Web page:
T1006/21 - remittal of a decision

27.05.2024

Article 111(1) EPC, remittal, late filing of a request,Articles 12 and 13 RPBA 2020,discretionary decision of the board



The appeal of the patent proprietor (appellant) lies from the opposition division's decision to revoke European patent No. 1 810 026 (the patent).
In the decision under appeal, the opposition division found that the invention defined in claim 1 of the main request did not enjoy the right to priority from P1. Document D16 was therefore part of the state of the art under Article 54(2) EPC, and the subject-matter of claim 1 did not involve an inventive step in view of D20 and D16.
Claim 1 of the main request reads as follows:
"1. An agent which is an antibody or an antigen-binding antibody fragment that interferes with an interaction between B7-H1 and a receptor for B7-H1,
for use in the treatment of an immunosuppression characterized by an impaired function and survival of activated tumor-specific T-cells in a subject with cancer,
wherein some or all cells of the cancer express B7-H1, wherein said subject is a human and said B7-H1 is human B7-H1 (hB7-Hl),
wherein the agent binds to said receptor for hB7-Hl,
wherein the receptor is the PD-1 receptor,
wherein the cancer is a renal cell carcinoma."
The treatment recited in the claim is not the treatment of RCC but the treatment of a type of immunosuppression in subjects suffering from RCC.
P1 describes that B7-H1 expression in RCC may contribute to that type of immunosuppression in RCC patients and identifies B7-H1 as a determinant of responses to immunotherapy in these patients. The described immunotherapy is not directed to B7-H1 or any molecules interacting with B7-H1, and no treatment with an anti-PD-1 antibody is disclosed.
In opinion G 2/98, the Enlarged Board of Appeal ruled that the requirement for claiming priority of "the same invention", referred to in Article 87(1) EPC, means that priority of a previous application is to be acknowledged only if the skilled person can derive the subject-matter of the claim directly and unambiguously, using common general knowledge, from the previous application as a whole. Hence, the same requirements as for Article 123(2) EPC apply.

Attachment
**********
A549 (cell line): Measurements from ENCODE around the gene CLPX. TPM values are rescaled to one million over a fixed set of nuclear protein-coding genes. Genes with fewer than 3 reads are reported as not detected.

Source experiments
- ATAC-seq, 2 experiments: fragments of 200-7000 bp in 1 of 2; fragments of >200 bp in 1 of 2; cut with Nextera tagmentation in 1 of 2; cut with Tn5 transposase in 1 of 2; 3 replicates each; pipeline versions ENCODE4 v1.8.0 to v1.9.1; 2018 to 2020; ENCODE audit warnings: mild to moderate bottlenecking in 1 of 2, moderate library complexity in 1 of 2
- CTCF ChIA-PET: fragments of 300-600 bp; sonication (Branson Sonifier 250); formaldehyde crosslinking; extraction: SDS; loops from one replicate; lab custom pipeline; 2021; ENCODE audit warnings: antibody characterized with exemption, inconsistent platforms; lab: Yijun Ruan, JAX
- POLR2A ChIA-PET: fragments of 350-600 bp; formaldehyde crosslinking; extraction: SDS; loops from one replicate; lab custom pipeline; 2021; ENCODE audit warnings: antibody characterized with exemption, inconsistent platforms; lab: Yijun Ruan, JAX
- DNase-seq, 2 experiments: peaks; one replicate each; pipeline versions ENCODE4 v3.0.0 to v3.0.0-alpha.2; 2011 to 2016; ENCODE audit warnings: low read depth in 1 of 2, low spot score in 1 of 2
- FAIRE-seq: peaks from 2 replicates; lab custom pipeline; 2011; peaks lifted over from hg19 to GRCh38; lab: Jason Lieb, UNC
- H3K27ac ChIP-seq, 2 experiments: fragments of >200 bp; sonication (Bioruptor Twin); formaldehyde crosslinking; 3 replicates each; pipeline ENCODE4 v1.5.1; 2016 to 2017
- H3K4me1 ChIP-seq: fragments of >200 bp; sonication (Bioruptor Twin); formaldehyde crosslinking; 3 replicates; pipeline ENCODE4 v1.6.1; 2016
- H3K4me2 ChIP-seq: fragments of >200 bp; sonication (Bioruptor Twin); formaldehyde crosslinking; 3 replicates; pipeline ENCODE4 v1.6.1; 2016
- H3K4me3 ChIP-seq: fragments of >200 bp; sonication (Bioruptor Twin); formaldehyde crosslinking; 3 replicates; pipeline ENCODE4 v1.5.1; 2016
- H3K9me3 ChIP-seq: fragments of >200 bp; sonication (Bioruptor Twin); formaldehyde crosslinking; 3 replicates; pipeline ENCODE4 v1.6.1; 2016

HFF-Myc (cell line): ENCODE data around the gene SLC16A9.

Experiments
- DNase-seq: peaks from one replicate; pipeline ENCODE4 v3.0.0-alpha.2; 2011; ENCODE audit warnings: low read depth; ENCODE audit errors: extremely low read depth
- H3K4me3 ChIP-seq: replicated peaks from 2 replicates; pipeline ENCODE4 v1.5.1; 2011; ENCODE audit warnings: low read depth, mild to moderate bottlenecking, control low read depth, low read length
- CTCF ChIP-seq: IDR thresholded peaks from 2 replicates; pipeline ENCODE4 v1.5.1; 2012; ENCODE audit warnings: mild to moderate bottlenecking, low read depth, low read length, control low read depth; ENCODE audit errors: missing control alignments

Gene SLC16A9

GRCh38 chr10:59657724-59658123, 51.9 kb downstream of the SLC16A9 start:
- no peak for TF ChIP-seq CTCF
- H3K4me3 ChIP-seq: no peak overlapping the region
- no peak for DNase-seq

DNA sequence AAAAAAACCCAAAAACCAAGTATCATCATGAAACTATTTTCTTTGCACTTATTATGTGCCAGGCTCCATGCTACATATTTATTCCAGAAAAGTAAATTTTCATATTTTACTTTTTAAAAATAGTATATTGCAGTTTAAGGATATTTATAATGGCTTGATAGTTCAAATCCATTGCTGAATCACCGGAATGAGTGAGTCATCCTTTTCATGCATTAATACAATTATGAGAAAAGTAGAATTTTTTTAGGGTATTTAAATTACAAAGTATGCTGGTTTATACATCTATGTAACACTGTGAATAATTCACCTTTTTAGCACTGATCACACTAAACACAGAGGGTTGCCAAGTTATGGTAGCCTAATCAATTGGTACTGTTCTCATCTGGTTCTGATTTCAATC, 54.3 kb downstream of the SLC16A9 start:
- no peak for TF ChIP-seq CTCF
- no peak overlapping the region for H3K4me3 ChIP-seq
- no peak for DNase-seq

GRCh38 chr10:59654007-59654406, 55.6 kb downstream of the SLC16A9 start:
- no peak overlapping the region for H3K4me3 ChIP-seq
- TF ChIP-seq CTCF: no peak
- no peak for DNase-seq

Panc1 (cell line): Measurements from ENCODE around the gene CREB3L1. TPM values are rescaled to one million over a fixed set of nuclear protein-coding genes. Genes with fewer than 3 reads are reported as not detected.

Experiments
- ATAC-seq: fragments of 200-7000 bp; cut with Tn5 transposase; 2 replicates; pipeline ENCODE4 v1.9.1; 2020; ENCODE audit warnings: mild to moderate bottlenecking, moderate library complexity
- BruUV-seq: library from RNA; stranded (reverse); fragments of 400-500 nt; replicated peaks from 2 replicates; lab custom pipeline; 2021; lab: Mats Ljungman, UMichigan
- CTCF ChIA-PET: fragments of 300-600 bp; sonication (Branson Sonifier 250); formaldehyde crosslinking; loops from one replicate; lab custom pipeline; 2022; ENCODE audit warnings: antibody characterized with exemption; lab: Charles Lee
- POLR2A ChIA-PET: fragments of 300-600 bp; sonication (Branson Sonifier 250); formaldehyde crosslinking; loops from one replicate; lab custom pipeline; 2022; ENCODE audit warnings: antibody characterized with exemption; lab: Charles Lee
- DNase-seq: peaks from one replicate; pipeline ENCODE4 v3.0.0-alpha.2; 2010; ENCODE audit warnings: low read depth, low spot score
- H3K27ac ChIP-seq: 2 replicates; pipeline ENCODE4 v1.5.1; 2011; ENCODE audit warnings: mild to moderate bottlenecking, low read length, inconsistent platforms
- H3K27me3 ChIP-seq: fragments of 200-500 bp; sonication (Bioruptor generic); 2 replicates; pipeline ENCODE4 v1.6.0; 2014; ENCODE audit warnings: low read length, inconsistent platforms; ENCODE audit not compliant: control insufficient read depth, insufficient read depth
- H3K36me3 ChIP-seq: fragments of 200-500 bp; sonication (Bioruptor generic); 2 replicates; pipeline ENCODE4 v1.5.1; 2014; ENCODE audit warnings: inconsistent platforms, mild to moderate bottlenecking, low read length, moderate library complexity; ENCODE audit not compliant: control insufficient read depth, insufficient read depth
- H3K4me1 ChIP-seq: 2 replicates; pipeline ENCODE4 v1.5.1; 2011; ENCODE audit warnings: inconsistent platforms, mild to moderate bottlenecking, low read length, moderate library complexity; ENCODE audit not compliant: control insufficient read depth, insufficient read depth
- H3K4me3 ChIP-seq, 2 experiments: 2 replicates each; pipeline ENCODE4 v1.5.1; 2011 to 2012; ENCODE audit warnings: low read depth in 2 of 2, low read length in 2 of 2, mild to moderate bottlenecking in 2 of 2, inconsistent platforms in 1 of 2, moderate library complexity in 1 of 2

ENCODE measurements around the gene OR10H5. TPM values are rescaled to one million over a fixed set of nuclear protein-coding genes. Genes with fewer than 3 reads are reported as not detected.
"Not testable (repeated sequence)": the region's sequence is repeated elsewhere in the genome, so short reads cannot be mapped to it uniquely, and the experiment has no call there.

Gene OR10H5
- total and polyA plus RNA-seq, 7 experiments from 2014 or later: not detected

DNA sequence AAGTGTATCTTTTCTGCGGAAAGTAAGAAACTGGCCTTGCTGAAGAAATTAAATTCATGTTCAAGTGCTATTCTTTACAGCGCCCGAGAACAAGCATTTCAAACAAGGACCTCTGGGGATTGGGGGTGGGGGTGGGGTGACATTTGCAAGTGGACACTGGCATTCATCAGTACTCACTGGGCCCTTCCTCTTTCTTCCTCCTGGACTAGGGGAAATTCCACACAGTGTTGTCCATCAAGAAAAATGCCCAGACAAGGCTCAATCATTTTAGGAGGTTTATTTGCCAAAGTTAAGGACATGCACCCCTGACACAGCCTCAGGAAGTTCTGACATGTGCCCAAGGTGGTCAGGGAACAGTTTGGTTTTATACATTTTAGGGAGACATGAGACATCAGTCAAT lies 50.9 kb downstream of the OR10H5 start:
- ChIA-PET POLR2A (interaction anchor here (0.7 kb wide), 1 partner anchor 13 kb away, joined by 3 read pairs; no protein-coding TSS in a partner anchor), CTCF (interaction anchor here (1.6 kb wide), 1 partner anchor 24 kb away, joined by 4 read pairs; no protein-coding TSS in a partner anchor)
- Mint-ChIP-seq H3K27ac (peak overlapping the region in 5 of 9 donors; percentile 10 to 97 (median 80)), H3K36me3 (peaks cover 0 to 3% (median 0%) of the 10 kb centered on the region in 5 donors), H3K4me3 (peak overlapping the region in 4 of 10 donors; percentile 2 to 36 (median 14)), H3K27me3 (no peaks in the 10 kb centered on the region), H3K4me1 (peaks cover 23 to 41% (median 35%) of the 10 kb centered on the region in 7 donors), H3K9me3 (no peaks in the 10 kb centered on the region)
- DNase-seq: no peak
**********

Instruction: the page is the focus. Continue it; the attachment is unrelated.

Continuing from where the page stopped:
P1 describes, in another aspect of the invention, a method of treatment of a cancer expressing B7hH1 comprising delivering to the subject an agent that interferes with an interaction between B7-H1 and a receptor for B7-H1. It further describes that the agent can be an antibody, or an antibody fragment, that binds to a receptor for B7-H1, e.g., the PD-1 receptor.
P1 therefore concern the treatment of cancer in general and define neither that the cancer is RCC nor that an immunosuppression is to be treated. This method of treatment relate to an embodiment different from the one described above and cannot be combined without creating a new teaching. The combination of features recited in the claim is therefore not directly and unambiguously disclosed in the priority application P1, which hence does not concern the same invention as defined in the claim.